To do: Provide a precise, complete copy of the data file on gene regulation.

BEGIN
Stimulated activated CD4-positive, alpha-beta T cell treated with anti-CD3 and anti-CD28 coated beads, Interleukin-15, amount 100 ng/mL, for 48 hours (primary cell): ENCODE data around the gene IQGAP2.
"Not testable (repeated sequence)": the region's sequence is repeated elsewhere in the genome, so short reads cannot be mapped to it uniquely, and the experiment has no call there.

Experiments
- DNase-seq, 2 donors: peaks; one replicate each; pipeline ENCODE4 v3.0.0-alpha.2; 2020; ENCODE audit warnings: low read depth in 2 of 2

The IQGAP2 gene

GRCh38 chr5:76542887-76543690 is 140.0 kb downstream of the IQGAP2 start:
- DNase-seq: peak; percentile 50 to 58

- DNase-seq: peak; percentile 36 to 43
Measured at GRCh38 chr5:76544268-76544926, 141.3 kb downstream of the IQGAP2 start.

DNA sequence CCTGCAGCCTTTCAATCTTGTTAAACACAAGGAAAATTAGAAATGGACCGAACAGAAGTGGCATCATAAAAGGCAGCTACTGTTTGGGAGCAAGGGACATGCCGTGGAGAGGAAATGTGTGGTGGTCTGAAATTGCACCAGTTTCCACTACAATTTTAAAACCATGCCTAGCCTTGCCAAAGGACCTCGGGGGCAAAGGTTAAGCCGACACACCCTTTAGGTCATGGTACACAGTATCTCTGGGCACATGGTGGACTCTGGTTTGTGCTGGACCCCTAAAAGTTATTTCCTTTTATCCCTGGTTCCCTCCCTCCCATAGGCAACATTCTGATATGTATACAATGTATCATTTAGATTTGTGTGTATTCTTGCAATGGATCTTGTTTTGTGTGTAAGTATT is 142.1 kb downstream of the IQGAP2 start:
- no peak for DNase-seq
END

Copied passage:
Stimulated activated CD4-positive, alpha-beta T cell treated with anti-CD3 and anti-CD28 coated beads, Interleukin-15, amount 100 ng/mL, for 48 hours (primary cell): ENCODE data around the gene IQGAP2.
"Not testable (repeated sequence)": the region's sequence is repeated elsewhere in the genome, so short reads cannot be mapped to it uniquely, and the experiment has no call there.

Experiments
- DNase-seq, 2 donors: peaks; one replicate each; pipeline ENCODE4 v3.0.0-alpha.2; 2020; ENCODE audit warnings: low read depth in 2 of 2

The IQGAP2 gene

GRCh38 chr5:76542887-76543690 is 140.0 kb downstream of the IQGAP2 start:
- DNase-seq: peak; percentile 50 to 58

- DNase-seq: peak; percentile 36 to 43
Measured at GRCh38 chr5:76544268-76544926, 141.3 kb downstream of the IQGAP2 start.

DNA sequence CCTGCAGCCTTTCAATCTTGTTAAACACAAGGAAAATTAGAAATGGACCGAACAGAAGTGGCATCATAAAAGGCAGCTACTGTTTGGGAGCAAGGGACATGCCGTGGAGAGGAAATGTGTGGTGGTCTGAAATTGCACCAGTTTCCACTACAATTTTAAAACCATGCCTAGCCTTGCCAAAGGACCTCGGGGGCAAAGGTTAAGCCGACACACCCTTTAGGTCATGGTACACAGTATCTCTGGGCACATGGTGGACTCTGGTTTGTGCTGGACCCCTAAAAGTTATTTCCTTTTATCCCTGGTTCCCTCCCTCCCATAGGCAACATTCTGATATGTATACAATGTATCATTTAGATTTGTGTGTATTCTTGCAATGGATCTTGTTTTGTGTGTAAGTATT is 142.1 kb downstream of the IQGAP2 start:
- no peak for DNase-seq